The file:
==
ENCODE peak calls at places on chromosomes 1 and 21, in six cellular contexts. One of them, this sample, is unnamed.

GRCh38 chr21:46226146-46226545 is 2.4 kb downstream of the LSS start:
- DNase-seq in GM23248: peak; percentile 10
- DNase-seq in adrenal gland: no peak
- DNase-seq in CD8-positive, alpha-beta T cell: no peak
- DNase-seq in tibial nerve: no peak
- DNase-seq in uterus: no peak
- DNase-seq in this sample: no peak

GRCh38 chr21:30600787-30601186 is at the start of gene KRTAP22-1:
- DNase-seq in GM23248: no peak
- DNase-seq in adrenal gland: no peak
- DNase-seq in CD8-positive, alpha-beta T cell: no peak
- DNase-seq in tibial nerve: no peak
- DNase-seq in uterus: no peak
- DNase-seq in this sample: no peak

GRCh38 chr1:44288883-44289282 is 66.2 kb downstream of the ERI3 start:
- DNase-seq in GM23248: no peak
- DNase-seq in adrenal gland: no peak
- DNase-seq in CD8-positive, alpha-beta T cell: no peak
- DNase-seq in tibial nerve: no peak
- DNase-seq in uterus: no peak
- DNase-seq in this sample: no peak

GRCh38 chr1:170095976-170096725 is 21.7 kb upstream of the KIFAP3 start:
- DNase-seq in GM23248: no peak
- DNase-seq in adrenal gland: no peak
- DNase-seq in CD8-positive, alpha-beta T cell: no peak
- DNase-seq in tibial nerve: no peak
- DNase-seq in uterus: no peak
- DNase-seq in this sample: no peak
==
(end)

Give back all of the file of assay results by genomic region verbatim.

ENCODE peak calls at places on chromosomes 1 and 21, in six cellular contexts. One of them, this sample, is unnamed.

GRCh38 chr21:46226146-46226545 is 2.4 kb downstream of the LSS start:
- DNase-seq in GM23248: peak; percentile 10
- DNase-seq in adrenal gland: no peak
- DNase-seq in CD8-positive, alpha-beta T cell: no peak
- DNase-seq in tibial nerve: no peak
- DNase-seq in uterus: no peak
- DNase-seq in this sample: no peak

GRCh38 chr21:30600787-30601186 is at the start of gene KRTAP22-1:
- DNase-seq in GM23248: no peak
- DNase-seq in adrenal gland: no peak
- DNase-seq in CD8-positive, alpha-beta T cell: no peak
- DNase-seq in tibial nerve: no peak
- DNase-seq in uterus: no peak
- DNase-seq in this sample: no peak

GRCh38 chr1:44288883-44289282 is 66.2 kb downstream of the ERI3 start:
- DNase-seq in GM23248: no peak
- DNase-seq in adrenal gland: no peak
- DNase-seq in CD8-positive, alpha-beta T cell: no peak
- DNase-seq in tibial nerve: no peak
- DNase-seq in uterus: no peak
- DNase-seq in this sample: no peak

GRCh38 chr1:170095976-170096725 is 21.7 kb upstream of the KIFAP3 start:
- DNase-seq in GM23248: no peak
- DNase-seq in adrenal gland: no peak
- DNase-seq in CD8-positive, alpha-beta T cell: no peak
- DNase-seq in tibial nerve: no peak
- DNase-seq in uterus: no peak
- DNase-seq in this sample: no peak